the recertification process, the Correctional Training
Commission (the "Commission") discovered that
Miller had failed to disclose a prior employment on her
application. As a result of this nondisclosure, the
Commission refused to recertify Miller and she was again
terminated ("Second Termination").
appealed her second termination ("Second Appeal").
Following a hearing, an ALJ found that Miller's Second
Termination was pretextual and that the Department failed to
follow the recertification process. An ALJ ordered that
Miller's Second Termination be rescinded and that she be
reinstated "with no further examination or
condition" ("Second ALJ Order") as is
specifically permitted pursuant to CS § 8-209.2(a).
Miller was again reinstated to her position and was issued a
Miller's second reinstatement, the Commission convened a
hearing to determine if Miller's certification should be
revoked due to her alleged sexual relationship with an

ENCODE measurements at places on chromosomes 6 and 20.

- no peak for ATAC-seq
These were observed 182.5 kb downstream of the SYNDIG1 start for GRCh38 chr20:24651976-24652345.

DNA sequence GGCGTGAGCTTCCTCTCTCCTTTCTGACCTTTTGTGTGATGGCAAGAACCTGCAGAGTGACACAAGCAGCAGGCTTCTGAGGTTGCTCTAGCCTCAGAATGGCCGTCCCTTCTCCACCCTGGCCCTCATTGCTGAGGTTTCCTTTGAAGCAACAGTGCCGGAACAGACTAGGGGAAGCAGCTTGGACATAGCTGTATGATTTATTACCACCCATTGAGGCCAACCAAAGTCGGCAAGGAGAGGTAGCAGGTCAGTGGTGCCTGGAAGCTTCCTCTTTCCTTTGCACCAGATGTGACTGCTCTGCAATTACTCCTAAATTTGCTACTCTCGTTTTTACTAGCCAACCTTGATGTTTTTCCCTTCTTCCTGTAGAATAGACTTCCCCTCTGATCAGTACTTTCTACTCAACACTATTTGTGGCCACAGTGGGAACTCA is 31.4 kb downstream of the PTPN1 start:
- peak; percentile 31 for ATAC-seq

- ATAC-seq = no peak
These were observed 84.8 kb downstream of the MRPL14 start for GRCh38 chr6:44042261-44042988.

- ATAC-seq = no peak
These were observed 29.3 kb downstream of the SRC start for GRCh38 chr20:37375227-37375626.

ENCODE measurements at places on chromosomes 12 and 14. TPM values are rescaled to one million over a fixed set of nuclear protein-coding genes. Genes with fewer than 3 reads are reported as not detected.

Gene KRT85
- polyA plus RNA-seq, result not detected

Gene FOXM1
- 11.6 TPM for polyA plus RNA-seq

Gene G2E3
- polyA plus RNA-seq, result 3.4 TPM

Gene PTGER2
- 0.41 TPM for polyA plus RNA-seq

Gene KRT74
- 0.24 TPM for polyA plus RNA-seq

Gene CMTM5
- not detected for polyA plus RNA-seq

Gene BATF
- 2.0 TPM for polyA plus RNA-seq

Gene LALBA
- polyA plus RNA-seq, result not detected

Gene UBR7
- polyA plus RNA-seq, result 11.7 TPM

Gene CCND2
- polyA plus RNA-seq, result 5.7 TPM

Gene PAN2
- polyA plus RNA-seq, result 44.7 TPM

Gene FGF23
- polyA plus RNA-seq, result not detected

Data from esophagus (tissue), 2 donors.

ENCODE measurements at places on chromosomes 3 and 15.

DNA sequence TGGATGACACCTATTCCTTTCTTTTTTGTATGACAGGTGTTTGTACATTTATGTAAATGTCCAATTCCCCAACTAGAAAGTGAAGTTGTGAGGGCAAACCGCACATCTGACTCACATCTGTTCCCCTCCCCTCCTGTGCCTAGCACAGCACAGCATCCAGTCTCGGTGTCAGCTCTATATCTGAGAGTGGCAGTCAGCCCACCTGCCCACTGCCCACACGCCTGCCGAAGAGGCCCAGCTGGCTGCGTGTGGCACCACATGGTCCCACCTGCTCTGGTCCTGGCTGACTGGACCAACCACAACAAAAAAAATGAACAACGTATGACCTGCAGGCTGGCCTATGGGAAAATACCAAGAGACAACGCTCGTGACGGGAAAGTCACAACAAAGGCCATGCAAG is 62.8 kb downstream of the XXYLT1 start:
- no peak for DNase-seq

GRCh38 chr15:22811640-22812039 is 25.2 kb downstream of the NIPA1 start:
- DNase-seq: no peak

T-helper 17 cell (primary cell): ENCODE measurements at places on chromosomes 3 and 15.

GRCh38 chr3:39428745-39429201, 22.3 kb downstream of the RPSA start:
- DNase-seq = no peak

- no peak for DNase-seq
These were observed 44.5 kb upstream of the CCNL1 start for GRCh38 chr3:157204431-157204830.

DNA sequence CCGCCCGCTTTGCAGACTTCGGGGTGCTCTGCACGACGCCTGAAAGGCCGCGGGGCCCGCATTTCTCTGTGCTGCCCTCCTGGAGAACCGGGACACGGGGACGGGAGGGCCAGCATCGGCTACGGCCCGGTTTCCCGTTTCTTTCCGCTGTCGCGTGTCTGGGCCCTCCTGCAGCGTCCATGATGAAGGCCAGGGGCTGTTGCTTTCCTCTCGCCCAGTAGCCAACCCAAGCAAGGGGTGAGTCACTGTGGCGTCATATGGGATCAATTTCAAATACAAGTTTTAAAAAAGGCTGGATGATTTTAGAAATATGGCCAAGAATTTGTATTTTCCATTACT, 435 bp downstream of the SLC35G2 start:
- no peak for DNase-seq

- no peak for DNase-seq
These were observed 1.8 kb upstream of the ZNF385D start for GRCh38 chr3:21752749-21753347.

inmate. The Commission considered the investigation by the
Internal Investigation Unit of the Department of Public
Safety and Correctional Services and concluded that Miller
was indeed involved in a sexual relationship with the inmate.
Based on that conclusion, the Commission issued a decision
ordering that Miller's certification be revoked and, as a
result, she was again terminated ("Third
appealed the revocation of her certification ("Third
Appeal"). Following a hearing, an ALJ concluded that the
Commission did not violate the Second ALJ Order by revoking
Miller's certification after she had been reinstated
("Third ALJ Order"). "Nothing in section
8-209.(b) of the Correctional Services Article